[ View the story "Crowdsourcing a cure" on Storify] Crowdsourcing a cure The Stream looks into the harms and benefits of online medical campaigns.
The Stream· Mon, Apr 07 2014 09:37:20
Terminally ill patients increasingly use social media
to get access to drugs that are not yet on the market. US drug companies and government agencies have released medication for so called "
" in exceptional cases. Ethicists however fear that giving experimental treatment to some individuals might slow down scientific progress for everyone.
Controversy was sparked by the recent case of 8-year-old cancer patient Josh Hardy from Virginia who received unreleased medication after 20,000 people signed a
Following an online outcry, the drug company Chimerix
reached an agreement
with the US Food and Drug Administration to include Josh in a new clinical trial. Family members and other campaign supporters celebrated their success on social media using
So happy for Josh! @chimerix is agreeing to give him the medicine he needs to survive. Thanks to everyone who pushed for this! #savejoshWesam Keesh
I think when it's a matter of life and death, your loved ones will try to do anything to get that help. Our generation especially has the advantage of social media on our side. I do not see any detriments to exhausting every possibility to get help. sssfffsf
Other netizens were more critical about the implications of medical crowdsourcing.
Cases like these make it seem like the only people dying are cute 7 year olds, and not 80 year old cancer-ridden dialysis-dependent debilitated and contracted people. Nanocyborgasm
@AJStream patients are patients for a reason. Otherwise they would be doctors. Reg's are there for a reason #compassionateuseRSG
Yeah, sorry guys but I would rather trust a medical professional over the uneducated masses.Bryn Palmer
@DeemaAlpha @AJStream ...is it rly ethical to do tests on ppl who are so desperate? Even if they do consent, who really benefits?rachel devoy
@AJStream it sounds convincing but I feel it tends to make human an end product for medical research.omo tony
Some also criticised that medical crowdsourcing only helps those patients who are social media savvy.
writes on Reddit:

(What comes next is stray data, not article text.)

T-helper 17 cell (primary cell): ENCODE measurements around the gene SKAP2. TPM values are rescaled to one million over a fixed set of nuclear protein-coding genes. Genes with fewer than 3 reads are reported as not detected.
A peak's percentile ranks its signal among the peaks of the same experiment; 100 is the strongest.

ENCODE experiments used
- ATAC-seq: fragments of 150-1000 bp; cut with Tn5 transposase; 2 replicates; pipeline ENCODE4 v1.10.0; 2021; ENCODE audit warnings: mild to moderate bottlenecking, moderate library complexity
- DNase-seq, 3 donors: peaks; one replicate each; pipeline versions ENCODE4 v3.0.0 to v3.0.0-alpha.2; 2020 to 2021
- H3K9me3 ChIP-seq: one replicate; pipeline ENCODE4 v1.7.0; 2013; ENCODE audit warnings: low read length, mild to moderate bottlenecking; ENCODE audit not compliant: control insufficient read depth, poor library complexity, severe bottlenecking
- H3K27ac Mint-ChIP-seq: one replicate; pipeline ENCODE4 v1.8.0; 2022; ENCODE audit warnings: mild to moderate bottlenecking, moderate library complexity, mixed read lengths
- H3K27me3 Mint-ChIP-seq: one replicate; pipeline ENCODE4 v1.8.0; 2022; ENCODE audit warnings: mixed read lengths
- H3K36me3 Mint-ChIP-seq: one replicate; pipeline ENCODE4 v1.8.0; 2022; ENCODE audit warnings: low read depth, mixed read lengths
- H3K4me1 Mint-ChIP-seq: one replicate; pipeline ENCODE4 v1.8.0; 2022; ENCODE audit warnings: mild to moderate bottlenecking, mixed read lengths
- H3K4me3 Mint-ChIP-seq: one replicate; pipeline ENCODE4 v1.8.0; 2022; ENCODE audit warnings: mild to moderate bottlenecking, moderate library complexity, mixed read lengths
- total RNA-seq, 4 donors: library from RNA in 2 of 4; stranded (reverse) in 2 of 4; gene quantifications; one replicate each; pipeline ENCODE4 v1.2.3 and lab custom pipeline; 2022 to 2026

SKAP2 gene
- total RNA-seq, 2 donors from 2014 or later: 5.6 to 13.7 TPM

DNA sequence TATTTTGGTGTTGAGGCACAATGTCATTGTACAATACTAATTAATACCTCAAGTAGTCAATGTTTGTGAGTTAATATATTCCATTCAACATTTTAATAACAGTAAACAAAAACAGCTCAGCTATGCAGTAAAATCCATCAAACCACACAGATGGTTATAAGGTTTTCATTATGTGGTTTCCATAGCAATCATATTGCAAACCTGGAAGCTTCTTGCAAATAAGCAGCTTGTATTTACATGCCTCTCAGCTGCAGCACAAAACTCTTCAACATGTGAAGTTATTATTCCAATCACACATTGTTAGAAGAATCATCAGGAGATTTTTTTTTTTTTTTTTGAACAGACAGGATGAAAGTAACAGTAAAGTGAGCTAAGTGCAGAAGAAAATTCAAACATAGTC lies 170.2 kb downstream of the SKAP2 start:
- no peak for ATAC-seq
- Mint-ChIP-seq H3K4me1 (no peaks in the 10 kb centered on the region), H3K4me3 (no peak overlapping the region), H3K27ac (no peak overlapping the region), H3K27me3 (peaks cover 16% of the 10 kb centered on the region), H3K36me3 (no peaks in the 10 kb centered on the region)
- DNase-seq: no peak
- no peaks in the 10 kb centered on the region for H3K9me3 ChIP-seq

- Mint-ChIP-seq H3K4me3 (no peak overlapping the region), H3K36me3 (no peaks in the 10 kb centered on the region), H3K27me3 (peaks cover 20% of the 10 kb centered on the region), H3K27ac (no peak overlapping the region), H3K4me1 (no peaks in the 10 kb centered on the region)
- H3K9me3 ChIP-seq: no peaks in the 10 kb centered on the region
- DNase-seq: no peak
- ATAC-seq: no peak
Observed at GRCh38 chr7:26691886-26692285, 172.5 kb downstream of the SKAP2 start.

I'm seeing all these kickstarters and petitions for cancer treatment lately, and I find it immensely disturbing - we all complain about how only the rich can afford treatment, but the alternative we're going for is only those with enough social capitol can get it? Only those POPULAR enough to have a petition signed 50,000 times get to live?reddit.com
Oh, now people can actually save lives with their Facebook "likes" (as long as you're not anything the internet hates)PoliceMachines
@AJStream Science is not a popularity contest. If it doesn't meet demands of scientific rigor, then it should never be put out in the marketOjay Is Ojay
Drugs companies often
to release drugs for 'compassionate use' arguing this could
scientific progress for everyone. If individual treatment fails, government investigations might freeze further research, they say. The netizens below outline the risks of releasing drugs early.
@AJStream When those meds fail, that failure spurs on denialists, tin foil conspiracy theorists and the antiscience movement.Ojay Is Ojay
@DeemaAlpha @rach_devoy @AJStream people don't understand what they are asking for. They'll be the same ones suing in 20 years.Irnise Williams
Others argued people should have a right to try unapproved drugs.
@AJStream As long as they know the risks, absolutely.MadAboutMadMen
@AJStream I have non-hodgkins lymphoma and breast cancer and I feel they should.Cancers take away freedom of choice.It is their life +choiceNorma Mather
@AJStream Ethics to a sick man takes a secondary place when confronted with a possible cureUmar
Broader access to experimental treatment is also discussed by lawmakers in Britain. Following the death of his wife, politician Lord Saachi
a bill that would make it easier for doctors to give cancer patients experimental treatment. In the video below he outlines his proposal to the parliament.
Lord Saatchi outlines the Medical Innovation BillSaatchi Medical Innovation Bill
Twitter users using
had mixed opinions on the 'Medical Innovation Bill'.
The #SaatchiBill's heart is in the right place, but seems unbelievably woolly and open to serious abuse by quacks.
The law shld protect most vulnerable. Terminally ill are desperate & need protection from experiments. Safeguards in #SaatchiBill not enoughMark A Slater
@sean_t_ellis @lecanardnoir It needs a real clear set of regulations, limiting it to science based medicine. Not guidelines. #SaatchiBillSean Kielthy
Put medical innovation into the hands of patients. I’ve had my say. Add your voice:
The debate on 'compassionate use' has also gained momentum among US lawmakers. The State of Colorado recently
a law allowing terminally ill patients to try drugs outside of clinical trial. The states of Arizona, Louisiana and Missouri are also considering the controversial '
Right to Try
Arizona's @GoldwaterInst "right to try" drug bill is poorly designed & would be a boon to cancer quacks:
So much common sense: "#DallasBuyersClub-inspired #RightToTry laws are bad medicine and bad policy" @gorskon